Some, however, had hoped he would win. “I am going to vote Yes because we [Italians] are bogged down and Renzi is trying to drag us out,” said Francesca Romana Freni, a 34-year-old biologist.
After accepting Mr Renzi’s resignation, Mr Mattarella will launch a round of talks on the formation of a new government.
Any new government would either be led by Mr Renzi himself, or another senior member of his centre-left Democratic party — with Pier Carlo Padoan, the finance minister, Pietro Grasso, the president of the Senate, Graziano Delrio, the transport minister, and Dario Franceschini, the culture minister, among the candidates that are most frequently mentioned.
They would probably have a narrow mandate to carry the country to the next elections due in early 2018. But if there is no agreement on a new government, Italy would face the prospect of snap elections.
Mr Renzi’s defeat marks a big victory for the Five Star Movement, which has been running neck and neck with the ruling Democratic party in most national polls this year and has been aiming to unseat the prime minister for most of his tenure. Mr Grillo, the Five Star leader, labelled Mr Renzi a “wounded sow” and a “serial killer” during the campaign, which became increasingly ill-tempered towards the end.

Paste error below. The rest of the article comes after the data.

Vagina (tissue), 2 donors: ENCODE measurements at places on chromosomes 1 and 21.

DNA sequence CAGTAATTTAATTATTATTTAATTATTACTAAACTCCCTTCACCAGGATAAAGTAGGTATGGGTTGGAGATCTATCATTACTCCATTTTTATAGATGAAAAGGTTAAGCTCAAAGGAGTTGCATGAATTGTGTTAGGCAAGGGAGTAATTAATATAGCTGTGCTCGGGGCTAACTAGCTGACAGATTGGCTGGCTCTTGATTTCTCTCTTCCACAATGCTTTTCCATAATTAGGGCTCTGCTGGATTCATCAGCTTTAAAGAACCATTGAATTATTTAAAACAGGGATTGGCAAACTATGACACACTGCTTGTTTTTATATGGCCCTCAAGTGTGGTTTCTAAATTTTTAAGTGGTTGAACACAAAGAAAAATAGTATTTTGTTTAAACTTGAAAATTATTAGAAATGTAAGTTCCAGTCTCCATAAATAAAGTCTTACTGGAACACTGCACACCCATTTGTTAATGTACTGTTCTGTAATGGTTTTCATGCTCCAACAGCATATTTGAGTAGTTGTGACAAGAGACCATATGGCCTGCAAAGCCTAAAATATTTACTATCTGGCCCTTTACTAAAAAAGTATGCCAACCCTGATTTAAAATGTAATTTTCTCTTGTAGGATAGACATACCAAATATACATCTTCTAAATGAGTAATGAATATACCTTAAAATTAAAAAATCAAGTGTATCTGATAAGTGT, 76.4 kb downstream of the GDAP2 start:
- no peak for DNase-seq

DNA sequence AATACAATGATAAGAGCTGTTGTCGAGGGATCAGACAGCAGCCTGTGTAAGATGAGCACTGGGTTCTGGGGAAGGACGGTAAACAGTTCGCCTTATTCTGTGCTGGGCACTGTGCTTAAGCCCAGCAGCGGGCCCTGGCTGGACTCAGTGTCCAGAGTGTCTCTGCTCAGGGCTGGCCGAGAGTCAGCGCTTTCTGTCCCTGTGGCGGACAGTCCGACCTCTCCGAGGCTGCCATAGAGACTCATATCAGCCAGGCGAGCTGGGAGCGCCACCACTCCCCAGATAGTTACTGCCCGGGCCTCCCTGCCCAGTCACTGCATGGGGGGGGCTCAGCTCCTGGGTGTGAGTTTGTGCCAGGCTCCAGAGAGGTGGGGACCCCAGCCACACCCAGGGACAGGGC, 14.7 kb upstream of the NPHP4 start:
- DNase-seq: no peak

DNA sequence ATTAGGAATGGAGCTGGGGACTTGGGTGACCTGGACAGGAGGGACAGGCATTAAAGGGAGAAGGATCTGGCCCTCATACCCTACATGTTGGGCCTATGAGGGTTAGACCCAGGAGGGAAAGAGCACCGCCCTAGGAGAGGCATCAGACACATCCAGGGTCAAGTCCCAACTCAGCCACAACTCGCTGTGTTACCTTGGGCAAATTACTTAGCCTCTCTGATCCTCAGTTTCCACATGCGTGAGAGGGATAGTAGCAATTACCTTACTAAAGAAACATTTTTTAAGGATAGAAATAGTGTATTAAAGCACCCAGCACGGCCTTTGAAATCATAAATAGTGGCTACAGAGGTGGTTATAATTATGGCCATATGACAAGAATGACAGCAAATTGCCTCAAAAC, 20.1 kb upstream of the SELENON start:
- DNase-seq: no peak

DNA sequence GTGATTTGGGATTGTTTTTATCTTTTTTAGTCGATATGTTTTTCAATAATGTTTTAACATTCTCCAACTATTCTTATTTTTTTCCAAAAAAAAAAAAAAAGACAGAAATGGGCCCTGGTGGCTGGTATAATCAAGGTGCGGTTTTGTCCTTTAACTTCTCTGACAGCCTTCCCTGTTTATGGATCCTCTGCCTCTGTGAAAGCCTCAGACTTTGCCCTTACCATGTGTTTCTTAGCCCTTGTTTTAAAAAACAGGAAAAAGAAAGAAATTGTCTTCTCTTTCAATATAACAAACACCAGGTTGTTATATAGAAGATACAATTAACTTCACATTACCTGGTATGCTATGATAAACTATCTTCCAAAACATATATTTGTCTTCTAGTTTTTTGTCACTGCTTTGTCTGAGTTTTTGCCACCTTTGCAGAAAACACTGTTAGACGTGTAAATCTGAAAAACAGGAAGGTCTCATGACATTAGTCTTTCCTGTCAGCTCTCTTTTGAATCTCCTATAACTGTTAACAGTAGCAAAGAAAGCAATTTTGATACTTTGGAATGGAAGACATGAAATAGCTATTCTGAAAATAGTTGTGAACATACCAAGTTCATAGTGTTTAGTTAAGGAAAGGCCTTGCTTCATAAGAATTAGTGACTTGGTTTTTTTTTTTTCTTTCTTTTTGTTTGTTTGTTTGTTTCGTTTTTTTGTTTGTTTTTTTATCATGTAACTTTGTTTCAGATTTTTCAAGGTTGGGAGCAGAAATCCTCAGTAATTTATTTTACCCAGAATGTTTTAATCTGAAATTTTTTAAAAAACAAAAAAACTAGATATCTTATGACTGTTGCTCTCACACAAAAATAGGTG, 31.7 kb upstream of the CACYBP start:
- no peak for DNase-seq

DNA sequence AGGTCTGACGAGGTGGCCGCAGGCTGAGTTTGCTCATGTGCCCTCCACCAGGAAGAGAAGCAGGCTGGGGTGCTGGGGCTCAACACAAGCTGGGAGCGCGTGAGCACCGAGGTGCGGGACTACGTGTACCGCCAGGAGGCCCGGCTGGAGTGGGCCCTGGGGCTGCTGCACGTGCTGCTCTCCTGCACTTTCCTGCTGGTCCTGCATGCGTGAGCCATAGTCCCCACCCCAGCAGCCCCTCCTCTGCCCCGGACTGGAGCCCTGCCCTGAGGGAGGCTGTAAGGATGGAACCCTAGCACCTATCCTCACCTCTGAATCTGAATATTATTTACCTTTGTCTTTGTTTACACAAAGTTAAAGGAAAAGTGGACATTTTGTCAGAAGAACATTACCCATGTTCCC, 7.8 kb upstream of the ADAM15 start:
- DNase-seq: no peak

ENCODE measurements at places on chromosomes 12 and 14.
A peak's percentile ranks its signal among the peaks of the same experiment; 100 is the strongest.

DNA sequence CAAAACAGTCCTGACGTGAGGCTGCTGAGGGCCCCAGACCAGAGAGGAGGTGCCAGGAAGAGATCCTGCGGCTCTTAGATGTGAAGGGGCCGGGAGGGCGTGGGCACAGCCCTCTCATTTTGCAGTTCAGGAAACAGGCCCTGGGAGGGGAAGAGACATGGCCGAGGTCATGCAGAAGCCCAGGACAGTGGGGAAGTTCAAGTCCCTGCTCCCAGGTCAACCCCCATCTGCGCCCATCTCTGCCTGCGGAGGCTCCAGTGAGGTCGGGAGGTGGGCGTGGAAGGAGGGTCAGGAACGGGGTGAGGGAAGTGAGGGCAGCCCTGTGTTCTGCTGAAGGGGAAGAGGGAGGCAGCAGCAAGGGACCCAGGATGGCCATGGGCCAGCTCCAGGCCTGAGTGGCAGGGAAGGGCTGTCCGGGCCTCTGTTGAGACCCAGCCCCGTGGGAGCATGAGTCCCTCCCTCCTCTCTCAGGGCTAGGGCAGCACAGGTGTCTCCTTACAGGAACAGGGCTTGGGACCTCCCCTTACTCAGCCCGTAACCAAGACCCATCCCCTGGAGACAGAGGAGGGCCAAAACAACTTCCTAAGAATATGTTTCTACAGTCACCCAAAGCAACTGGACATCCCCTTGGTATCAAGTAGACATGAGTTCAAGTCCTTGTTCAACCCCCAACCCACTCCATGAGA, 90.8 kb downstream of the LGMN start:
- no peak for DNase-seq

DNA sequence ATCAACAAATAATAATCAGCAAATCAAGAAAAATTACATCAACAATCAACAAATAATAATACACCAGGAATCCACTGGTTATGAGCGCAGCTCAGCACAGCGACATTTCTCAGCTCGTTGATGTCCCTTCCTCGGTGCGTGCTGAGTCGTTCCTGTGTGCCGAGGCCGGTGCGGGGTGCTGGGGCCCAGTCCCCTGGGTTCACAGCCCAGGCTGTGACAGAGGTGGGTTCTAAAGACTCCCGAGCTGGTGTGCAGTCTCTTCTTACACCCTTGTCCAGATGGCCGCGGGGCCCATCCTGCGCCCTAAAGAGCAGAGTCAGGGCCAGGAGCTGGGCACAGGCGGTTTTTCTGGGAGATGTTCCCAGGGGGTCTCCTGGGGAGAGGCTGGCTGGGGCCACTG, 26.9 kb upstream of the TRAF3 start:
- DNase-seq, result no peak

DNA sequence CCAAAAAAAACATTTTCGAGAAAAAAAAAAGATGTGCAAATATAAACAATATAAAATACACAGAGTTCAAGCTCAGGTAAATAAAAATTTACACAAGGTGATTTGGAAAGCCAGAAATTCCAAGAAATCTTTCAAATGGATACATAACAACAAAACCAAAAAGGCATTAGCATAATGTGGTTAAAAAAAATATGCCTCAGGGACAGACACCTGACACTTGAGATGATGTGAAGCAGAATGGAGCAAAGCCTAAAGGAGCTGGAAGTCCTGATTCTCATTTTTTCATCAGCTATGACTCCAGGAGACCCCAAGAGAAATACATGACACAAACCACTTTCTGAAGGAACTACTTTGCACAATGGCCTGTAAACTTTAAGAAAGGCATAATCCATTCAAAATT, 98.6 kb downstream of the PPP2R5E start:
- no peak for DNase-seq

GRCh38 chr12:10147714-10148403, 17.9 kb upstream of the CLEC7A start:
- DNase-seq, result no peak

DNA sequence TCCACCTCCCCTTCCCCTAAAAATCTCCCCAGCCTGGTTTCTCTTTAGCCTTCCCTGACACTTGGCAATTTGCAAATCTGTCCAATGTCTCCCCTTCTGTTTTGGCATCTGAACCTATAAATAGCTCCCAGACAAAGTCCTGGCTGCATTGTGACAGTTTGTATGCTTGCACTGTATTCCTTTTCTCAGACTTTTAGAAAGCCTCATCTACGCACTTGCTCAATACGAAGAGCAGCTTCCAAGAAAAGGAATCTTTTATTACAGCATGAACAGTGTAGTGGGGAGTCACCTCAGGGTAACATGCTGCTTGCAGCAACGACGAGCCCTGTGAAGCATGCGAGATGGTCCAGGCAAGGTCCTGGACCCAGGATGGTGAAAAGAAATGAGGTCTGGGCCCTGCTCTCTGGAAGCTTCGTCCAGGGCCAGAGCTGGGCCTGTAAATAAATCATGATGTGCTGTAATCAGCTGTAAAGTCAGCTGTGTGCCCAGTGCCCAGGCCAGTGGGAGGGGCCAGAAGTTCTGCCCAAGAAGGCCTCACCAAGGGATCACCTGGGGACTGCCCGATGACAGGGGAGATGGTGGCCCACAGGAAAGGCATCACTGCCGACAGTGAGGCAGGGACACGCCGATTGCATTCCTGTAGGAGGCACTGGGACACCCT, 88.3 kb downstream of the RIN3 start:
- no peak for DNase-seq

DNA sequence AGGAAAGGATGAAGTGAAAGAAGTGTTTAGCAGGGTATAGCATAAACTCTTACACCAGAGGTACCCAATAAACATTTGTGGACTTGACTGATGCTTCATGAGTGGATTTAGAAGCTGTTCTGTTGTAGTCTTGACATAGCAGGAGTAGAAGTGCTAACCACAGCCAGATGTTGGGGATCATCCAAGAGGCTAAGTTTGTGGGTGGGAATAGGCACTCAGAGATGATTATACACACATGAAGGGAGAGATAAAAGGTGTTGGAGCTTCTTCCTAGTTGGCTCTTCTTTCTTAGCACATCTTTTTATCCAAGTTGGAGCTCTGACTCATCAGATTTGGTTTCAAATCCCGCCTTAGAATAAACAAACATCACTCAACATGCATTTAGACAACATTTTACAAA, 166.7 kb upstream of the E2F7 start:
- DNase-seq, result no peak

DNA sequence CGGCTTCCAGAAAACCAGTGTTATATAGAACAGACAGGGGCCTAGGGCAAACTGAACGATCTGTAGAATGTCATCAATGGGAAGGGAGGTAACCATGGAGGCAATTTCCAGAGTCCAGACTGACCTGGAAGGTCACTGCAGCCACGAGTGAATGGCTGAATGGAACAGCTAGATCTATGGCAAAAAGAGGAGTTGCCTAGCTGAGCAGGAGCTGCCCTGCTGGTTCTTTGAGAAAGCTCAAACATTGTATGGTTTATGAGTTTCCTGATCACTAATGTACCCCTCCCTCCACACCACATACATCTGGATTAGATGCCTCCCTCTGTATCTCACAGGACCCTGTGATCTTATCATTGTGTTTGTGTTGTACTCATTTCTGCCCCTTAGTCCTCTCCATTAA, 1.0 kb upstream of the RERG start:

But while the referendum result will embolden Five Star — which has called for another referendum, this time on exiting the euro — it would still have to gain power in parliamentary elections in order to carry out its political programme.
The result of Sunday’s vote could also boost the stock of Northern League’s Mr Salvini, in what has been a duel for primacy over the centre-right with Mr Berlusconi, who pushed for a No with less verve since his Forza Italia party includes more moderate voters.
As well as for Italy’s banks, the victory of the No camp will mark a huge disappointment for Italian business, whose top ranks almost unanimously pushed for a vote in favour of the reforms on the grounds that they would represent a big step towards the country’s modernisation. Confindustria, Italy’s main business group, and Coldiretti, the top agricultural lobby, were at the forefront of Mr Renzi’s campaign.